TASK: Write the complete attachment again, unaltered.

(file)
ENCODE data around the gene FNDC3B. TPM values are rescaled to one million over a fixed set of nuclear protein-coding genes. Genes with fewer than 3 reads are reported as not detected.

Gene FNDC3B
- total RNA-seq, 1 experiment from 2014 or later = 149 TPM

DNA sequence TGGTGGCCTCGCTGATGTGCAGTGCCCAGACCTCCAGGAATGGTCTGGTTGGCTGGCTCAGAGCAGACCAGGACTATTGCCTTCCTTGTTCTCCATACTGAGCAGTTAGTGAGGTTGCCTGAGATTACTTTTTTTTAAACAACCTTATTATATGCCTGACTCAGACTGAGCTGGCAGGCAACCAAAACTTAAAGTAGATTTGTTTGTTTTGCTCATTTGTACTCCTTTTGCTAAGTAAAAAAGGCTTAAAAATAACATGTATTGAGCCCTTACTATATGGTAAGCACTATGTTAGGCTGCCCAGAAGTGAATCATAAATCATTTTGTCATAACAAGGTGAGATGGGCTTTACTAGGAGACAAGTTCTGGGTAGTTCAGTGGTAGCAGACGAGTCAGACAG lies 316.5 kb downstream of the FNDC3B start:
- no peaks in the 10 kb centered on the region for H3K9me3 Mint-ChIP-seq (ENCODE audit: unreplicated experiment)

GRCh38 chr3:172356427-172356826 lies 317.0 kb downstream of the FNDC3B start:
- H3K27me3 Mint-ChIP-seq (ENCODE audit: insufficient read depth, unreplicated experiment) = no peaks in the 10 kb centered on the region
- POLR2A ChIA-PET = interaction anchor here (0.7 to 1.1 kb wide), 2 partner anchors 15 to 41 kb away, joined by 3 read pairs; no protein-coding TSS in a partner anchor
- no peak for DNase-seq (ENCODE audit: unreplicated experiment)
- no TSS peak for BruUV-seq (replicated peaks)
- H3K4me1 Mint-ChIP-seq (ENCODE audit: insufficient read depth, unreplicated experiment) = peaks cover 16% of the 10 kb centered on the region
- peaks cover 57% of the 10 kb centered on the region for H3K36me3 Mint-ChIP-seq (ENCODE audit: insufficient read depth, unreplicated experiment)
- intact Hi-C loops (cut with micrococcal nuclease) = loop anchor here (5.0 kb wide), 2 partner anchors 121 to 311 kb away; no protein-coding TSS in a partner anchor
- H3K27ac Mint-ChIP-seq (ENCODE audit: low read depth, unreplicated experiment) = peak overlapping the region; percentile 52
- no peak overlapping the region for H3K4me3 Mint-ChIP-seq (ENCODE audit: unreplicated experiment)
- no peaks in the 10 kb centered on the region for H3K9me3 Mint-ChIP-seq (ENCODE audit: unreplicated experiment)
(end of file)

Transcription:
ENCODE data around the gene FNDC3B. TPM values are rescaled to one million over a fixed set of nuclear protein-coding genes. Genes with fewer than 3 reads are reported as not detected.

Gene FNDC3B
- total RNA-seq, 1 experiment from 2014 or later = 149 TPM

DNA sequence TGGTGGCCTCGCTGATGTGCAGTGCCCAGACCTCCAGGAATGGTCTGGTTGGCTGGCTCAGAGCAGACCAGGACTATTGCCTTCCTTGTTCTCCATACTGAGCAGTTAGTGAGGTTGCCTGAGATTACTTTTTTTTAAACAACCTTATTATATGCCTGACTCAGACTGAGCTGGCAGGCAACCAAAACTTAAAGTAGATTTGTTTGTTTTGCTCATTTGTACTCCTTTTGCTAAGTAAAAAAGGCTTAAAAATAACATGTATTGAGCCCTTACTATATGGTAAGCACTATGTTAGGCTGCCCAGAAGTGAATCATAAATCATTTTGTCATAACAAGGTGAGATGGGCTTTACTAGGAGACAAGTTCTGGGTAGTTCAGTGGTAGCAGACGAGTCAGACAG lies 316.5 kb downstream of the FNDC3B start:
- no peaks in the 10 kb centered on the region for H3K9me3 Mint-ChIP-seq (ENCODE audit: unreplicated experiment)

GRCh38 chr3:172356427-172356826 lies 317.0 kb downstream of the FNDC3B start:
- H3K27me3 Mint-ChIP-seq (ENCODE audit: insufficient read depth, unreplicated experiment) = no peaks in the 10 kb centered on the region
- POLR2A ChIA-PET = interaction anchor here (0.7 to 1.1 kb wide), 2 partner anchors 15 to 41 kb away, joined by 3 read pairs; no protein-coding TSS in a partner anchor
- no peak for DNase-seq (ENCODE audit: unreplicated experiment)
- no TSS peak for BruUV-seq (replicated peaks)
- H3K4me1 Mint-ChIP-seq (ENCODE audit: insufficient read depth, unreplicated experiment) = peaks cover 16% of the 10 kb centered on the region
- peaks cover 57% of the 10 kb centered on the region for H3K36me3 Mint-ChIP-seq (ENCODE audit: insufficient read depth, unreplicated experiment)
- intact Hi-C loops (cut with micrococcal nuclease) = loop anchor here (5.0 kb wide), 2 partner anchors 121 to 311 kb away; no protein-coding TSS in a partner anchor
- H3K27ac Mint-ChIP-seq (ENCODE audit: low read depth, unreplicated experiment) = peak overlapping the region; percentile 52
- no peak overlapping the region for H3K4me3 Mint-ChIP-seq (ENCODE audit: unreplicated experiment)
- no peaks in the 10 kb centered on the region for H3K9me3 Mint-ChIP-seq (ENCODE audit: unreplicated experiment)